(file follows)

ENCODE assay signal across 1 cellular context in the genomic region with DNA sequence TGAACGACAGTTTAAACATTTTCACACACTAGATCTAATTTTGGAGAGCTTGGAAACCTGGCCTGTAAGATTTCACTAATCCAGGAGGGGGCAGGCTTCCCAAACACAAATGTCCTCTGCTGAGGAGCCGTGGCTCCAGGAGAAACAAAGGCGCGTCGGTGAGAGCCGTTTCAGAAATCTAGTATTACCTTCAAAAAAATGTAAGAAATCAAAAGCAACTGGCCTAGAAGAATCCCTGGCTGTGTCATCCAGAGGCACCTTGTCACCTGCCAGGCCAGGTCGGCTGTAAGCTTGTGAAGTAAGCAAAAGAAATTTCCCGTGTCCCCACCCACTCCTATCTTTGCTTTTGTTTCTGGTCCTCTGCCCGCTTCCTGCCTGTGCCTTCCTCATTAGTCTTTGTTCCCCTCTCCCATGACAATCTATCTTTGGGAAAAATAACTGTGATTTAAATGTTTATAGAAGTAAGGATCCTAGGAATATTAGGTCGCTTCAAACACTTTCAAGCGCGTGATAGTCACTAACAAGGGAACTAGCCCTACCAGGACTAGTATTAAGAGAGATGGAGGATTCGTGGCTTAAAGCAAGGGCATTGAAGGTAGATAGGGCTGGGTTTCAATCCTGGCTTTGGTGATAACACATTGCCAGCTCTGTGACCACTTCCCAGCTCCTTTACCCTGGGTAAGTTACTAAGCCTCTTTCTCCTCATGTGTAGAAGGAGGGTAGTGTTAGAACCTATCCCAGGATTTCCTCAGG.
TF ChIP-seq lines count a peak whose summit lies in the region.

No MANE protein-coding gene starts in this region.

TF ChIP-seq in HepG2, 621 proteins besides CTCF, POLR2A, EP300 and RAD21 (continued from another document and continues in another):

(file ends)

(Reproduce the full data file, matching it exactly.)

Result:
ENCODE assay signal across 1 cellular context in the genomic region with DNA sequence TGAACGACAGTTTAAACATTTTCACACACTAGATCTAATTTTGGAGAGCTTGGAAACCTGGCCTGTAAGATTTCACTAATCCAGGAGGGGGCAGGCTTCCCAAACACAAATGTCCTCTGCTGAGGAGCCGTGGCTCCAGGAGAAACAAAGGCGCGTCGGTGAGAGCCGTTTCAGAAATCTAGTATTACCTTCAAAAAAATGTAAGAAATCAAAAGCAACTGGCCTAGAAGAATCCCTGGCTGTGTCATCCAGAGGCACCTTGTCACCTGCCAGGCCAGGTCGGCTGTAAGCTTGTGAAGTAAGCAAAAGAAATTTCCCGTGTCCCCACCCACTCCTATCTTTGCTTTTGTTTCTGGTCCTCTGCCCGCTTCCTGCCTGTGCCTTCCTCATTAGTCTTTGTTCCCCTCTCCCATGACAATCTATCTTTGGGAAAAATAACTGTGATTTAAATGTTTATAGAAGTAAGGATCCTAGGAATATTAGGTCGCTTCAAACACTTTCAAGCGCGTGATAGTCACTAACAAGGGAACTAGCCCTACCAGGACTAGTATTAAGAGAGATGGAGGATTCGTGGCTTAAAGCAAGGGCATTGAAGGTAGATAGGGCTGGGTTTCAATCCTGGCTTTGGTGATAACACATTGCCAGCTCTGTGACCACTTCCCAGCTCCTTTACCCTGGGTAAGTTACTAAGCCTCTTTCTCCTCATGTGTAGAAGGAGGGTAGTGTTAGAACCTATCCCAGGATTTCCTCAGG.
TF ChIP-seq lines count a peak whose summit lies in the region.

No MANE protein-coding gene starts in this region.

TF ChIP-seq in HepG2, 621 proteins besides CTCF, POLR2A, EP300 and RAD21 (continued from another document and continues in another):